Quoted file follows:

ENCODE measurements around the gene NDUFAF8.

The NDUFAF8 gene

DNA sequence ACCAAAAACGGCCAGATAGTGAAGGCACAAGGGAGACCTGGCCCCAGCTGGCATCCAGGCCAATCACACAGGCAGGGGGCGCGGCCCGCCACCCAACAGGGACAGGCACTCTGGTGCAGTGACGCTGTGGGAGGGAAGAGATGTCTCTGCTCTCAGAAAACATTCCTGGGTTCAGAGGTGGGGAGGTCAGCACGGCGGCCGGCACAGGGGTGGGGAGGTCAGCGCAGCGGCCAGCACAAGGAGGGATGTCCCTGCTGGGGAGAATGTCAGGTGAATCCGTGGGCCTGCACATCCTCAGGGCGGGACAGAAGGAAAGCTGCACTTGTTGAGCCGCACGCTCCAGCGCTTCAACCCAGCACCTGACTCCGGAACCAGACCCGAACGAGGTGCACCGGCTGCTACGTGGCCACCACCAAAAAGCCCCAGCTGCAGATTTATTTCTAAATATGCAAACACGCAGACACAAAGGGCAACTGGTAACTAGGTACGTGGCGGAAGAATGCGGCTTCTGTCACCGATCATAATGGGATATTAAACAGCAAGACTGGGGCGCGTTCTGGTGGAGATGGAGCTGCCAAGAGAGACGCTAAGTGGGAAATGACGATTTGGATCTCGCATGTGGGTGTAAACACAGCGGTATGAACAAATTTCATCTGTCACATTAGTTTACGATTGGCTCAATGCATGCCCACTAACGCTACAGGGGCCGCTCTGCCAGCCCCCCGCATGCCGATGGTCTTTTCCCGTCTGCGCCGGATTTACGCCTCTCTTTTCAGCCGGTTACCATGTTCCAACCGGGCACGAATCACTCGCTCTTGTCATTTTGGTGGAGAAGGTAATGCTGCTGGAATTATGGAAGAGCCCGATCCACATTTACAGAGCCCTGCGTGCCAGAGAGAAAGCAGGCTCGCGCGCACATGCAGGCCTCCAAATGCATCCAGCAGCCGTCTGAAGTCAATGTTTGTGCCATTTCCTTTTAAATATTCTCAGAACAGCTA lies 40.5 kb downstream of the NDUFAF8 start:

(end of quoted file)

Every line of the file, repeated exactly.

ENCODE measurements around the gene NDUFAF8.

The NDUFAF8 gene

DNA sequence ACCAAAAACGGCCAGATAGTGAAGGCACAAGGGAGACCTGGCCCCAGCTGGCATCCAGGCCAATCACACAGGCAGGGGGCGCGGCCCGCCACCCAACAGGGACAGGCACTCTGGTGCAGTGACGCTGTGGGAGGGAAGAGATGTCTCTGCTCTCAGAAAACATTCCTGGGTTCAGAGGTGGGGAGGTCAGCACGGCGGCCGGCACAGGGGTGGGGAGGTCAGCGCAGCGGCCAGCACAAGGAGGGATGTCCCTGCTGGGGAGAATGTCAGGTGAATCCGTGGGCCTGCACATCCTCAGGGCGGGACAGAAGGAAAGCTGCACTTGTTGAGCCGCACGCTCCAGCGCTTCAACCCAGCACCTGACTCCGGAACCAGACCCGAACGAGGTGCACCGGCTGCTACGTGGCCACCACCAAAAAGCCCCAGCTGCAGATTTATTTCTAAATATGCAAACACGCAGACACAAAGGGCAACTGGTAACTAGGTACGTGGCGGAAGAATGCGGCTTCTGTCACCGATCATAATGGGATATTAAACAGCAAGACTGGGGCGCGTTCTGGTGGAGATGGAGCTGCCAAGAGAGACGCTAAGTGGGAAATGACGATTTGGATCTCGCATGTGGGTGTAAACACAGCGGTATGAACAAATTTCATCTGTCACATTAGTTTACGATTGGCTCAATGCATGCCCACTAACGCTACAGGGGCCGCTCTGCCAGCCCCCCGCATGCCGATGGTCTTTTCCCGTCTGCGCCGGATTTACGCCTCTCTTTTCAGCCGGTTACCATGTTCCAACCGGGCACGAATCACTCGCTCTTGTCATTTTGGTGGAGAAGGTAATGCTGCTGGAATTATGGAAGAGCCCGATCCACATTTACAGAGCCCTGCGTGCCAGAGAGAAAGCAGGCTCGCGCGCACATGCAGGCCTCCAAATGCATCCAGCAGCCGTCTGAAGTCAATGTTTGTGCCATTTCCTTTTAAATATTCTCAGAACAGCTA lies 40.5 kb downstream of the NDUFAF8 start: